As sales dip, heat pump sector warns EU goals at risk without supportive policies
The European heat pump sector today issues a stark warning that without stronger and more consistent policies, EU energy goals may not be met.
The EU has a goal of 60 million more heat pumps to be installed by 2030, to boost energy independence and decarbonise heating and cooling.
After outstanding sales in 2022, first sales figures from 2023 show a worrying drop in sales, indicative of a larger trend.
In Italy, for example, sales between the first halves of 2022 and of 2023 fell by 34%. In Finland, the drop was 17%. In Poland, it was 6% but the current trend, after the second quarter, takes the decline in sales as high as 20-30% compared to 2022*.
The heat pump sector is being impacted by governments changing policies, including on subsidies and support for buying a heat pump, as well as gas prices which have fallen again while electricity prices stay high. This means consumers, who are also facing inflation, high interest rates and rising cost of living, have less confidence in the market for heat pumps. It is difficult to save on the operational cost of heat pumps, while electricity prices stay high. These price ratio between electricity and gas must come down.
Thomas Nowak, secretary general of the European Heat Pump Association (EHPA) said:
“With strong policies and great sales showing a clear path ahead in 2022, heat pump manufacturers invested massively in production capacity. Now, sudden policy changes and unfavourable electricity to gas price ratios have shaken end users’ confidence. This is a serious threat to the heat pump sector – a key EU net zero industry – as well as slowing Europe on its path towards net zero and energy independence.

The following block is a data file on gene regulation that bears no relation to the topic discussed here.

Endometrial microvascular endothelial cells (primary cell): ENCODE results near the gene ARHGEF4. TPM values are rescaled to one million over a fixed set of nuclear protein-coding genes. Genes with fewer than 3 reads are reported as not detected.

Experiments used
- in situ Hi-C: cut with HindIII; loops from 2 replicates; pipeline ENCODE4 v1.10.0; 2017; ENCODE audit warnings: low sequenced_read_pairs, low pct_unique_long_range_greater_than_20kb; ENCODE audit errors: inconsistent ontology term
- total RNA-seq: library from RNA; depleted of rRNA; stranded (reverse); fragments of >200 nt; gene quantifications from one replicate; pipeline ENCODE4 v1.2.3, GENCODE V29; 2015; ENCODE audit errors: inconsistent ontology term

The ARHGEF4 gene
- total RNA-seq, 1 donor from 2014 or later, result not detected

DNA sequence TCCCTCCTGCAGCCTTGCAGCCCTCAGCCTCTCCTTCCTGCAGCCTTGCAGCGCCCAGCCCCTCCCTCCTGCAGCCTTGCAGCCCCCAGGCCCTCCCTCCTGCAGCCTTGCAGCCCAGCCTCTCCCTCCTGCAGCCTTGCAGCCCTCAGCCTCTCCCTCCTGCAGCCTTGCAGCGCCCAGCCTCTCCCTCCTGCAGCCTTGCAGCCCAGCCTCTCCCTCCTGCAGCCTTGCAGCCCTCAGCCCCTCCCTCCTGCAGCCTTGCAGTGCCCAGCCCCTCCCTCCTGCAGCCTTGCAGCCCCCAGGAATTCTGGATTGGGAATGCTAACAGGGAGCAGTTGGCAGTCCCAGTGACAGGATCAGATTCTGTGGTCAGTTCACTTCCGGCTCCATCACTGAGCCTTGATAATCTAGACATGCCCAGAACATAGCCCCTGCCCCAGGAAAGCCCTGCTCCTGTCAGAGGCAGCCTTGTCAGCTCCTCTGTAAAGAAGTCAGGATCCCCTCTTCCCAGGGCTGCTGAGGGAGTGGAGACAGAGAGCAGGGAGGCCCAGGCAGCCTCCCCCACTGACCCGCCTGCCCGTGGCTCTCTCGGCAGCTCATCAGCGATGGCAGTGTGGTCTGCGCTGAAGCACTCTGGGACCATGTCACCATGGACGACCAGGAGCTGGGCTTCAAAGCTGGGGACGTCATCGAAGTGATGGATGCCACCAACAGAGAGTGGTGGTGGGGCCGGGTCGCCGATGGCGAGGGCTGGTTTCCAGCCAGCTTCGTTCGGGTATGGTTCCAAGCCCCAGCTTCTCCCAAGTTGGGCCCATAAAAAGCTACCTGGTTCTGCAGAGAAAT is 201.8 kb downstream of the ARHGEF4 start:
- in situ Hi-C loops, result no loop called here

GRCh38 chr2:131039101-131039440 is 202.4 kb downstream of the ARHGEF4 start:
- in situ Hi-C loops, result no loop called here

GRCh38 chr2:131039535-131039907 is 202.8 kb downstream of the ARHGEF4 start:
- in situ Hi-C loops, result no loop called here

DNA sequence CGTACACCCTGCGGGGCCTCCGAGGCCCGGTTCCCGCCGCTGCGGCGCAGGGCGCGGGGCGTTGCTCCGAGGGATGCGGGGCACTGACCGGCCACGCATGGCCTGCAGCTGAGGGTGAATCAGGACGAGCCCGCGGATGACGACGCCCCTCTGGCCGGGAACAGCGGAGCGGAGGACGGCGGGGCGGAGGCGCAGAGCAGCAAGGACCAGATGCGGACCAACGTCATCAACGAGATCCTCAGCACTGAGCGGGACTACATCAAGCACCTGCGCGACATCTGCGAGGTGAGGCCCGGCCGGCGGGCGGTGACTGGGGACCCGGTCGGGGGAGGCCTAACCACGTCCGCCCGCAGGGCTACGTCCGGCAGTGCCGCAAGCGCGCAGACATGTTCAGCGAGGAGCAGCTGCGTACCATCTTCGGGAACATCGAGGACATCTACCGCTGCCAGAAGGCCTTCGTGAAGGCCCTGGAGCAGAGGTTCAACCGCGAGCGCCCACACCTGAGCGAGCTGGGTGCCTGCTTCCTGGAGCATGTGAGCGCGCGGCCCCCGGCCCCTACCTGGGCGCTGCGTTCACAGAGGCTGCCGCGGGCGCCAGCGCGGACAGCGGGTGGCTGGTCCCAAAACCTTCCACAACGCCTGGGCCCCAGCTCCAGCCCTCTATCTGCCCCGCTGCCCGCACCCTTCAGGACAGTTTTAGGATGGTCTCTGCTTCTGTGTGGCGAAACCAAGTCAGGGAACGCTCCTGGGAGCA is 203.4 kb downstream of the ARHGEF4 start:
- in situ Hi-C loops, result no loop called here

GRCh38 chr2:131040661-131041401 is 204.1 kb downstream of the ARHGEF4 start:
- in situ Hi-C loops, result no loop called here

“We urge the European Commission to fast forward its upcoming heat pump action plan, and to include measures to ensure long-term stability in demand and affordability of clean heating solutions at its heart. These measures must then be replicated at national level,” continued Thomas Nowak.
The upcoming EU heat pump action plan is expected to provide policy clarity by setting out measures to address barriers to heat pump growth. These include an unhelpful electricity to gas price ratio, a lack of clear information to consumers, subsidies to fossil fuel heating, and the need for more trained installers. EHPA and 20 other organisations gave input in an EU Heat Pump Accelerator document, which was handed over to the European Commission in June 2023.
In addition to the heat pump action plan, the ‘industry dialogues’ set out by Commission President von der Leyen in her State of the EU speech earlier this month, and to be taken up by Executive Vice-President Šefčovič, should also include heat pumps.
The heat pump sector’s warning reflects the opinion of many participants of the EU Heat Pump Forum, a two day event which began yesterday, and continues today with a key-note speech from EU Energy Commissioner Kadri Simson.
The event is being attended by nearly 300 sector representatives, EU policy makers, thinktanks and NGOs.
* More on the specific countries referred to, and the reasons for their drop in sales:
In Italy, eligibility for the support scheme was drastically tightened and the scheme itself made less generous – even leading to projects being cancelled. The change to the scheme has left consumers confused and lacking direction.
In Finland, while sales were high compared to non-Scandinavian countries, the change can be linked to market normalisation following energy price shocks, with higher interest rates, economic uncertainty, and a slowdown in new building projects.
In Poland, changing energy prices, the high price of electricity – which is four times the price of gas – supply chain issues, and a lack of consistent government policy are impacting sales, which were lower in the second compared to the first quarter of 2023. It is now cheaper to run fossil fuel heating than a heat pump in an average Polish home.
It is important to note that the sales data collected refers to heat pumps sold to installers and distributors, not to the amount received by end users. In some cases, heat pumps ordered last year by distributors – which were counted as sales in 2022 – are now stocked in warehouses waiting for end user orders.
More on the Heat Pump Forum 2023: www.hp-forum.eu
More information on the sponsors of the Heat Pump Forum 2023
More information on the media partners of the Heat Pump Forum 2023
Sarah Azau – Head of Communications
Tel: +32 473 57 31 37
European Heat Pump Association